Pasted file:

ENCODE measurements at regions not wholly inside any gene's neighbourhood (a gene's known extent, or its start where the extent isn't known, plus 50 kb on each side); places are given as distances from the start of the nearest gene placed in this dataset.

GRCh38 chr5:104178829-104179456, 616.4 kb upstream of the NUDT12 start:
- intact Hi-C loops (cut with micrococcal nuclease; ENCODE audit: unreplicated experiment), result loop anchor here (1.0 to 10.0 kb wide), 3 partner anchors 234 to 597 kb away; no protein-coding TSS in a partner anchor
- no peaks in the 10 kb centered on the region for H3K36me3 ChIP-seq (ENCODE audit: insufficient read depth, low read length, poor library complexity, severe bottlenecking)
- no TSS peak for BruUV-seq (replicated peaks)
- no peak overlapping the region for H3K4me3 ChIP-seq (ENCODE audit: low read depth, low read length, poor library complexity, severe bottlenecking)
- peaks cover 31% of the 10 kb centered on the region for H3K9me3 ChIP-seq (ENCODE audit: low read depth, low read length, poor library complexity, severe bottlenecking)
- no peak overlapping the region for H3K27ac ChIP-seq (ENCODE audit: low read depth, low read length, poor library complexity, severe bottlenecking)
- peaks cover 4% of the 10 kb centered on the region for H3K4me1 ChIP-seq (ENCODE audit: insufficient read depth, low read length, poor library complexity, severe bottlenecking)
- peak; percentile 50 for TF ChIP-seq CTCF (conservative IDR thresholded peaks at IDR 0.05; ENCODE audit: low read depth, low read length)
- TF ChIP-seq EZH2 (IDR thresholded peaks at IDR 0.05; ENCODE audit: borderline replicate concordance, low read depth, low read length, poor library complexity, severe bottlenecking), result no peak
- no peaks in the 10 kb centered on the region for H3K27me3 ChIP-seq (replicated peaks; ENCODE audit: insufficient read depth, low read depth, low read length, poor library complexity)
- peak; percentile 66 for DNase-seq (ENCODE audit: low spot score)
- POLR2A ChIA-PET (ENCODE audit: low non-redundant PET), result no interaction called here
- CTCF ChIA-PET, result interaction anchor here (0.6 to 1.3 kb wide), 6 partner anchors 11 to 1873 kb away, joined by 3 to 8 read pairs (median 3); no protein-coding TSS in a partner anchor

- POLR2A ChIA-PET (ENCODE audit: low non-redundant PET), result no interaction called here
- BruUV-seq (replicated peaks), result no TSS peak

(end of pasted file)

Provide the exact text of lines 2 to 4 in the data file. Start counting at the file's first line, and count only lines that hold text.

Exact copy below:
GRCh38 chr5:104178829-104179456, 616.4 kb upstream of the NUDT12 start:
- intact Hi-C loops (cut with micrococcal nuclease; ENCODE audit: unreplicated experiment), result loop anchor here (1.0 to 10.0 kb wide), 3 partner anchors 234 to 597 kb away; no protein-coding TSS in a partner anchor
- no peaks in the 10 kb centered on the region for H3K36me3 ChIP-seq (ENCODE audit: insufficient read depth, low read length, poor library complexity, severe bottlenecking)